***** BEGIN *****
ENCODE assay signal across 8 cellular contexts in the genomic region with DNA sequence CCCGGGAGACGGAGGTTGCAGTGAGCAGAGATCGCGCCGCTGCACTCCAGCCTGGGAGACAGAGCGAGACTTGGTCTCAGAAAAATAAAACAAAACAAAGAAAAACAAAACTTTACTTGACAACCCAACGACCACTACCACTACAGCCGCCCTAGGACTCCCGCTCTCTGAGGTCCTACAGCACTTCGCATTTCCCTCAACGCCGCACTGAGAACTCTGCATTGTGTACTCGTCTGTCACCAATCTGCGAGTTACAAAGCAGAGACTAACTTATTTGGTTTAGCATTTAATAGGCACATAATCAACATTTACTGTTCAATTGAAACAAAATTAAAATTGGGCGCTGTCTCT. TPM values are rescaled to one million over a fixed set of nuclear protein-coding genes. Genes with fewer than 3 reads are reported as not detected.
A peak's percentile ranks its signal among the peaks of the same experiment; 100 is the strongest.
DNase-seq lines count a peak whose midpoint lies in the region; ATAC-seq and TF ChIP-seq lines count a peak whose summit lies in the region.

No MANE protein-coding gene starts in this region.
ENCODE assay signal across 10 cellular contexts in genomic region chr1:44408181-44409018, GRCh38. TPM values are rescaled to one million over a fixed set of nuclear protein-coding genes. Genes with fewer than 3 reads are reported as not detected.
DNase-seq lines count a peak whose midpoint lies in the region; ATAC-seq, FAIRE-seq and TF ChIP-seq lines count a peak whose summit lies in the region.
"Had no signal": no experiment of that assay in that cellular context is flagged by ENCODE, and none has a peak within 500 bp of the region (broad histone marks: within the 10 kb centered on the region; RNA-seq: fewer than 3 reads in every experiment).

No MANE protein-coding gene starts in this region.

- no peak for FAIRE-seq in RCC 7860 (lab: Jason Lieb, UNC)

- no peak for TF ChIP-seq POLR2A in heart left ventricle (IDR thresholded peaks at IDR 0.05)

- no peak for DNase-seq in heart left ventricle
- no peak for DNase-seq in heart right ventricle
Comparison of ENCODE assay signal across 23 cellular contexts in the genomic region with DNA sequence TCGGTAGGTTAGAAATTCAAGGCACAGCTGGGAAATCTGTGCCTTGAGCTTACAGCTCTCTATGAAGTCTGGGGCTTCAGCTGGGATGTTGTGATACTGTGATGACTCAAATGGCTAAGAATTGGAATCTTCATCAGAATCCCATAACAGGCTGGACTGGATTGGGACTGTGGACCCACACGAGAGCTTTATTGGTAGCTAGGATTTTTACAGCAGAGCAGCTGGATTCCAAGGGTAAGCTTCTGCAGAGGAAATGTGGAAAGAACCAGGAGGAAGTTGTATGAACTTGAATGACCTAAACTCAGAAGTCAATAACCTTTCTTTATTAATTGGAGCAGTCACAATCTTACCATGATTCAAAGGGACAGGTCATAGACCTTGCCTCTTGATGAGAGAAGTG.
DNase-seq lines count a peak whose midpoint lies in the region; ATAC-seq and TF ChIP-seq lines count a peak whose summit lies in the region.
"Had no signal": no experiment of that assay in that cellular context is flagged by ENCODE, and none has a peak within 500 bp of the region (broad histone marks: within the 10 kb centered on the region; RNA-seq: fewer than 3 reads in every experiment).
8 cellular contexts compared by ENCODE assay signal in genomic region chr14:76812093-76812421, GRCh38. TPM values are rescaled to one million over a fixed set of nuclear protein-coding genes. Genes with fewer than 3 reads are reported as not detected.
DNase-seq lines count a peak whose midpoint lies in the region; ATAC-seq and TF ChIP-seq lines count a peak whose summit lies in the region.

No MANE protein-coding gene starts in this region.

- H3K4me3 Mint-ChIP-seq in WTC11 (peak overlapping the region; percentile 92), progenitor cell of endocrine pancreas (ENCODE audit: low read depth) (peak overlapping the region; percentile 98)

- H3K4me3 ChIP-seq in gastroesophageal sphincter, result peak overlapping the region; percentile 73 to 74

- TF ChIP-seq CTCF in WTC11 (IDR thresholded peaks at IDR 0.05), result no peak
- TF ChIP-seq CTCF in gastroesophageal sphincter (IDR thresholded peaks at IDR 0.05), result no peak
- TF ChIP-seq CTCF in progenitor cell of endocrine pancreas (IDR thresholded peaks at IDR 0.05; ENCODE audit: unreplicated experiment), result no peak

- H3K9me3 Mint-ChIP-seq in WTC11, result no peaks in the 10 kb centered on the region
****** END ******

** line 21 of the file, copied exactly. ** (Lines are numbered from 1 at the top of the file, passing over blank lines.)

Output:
- TF ChIP-seq CTCF in WTC11 (IDR thresholded peaks at IDR 0.05), result no peak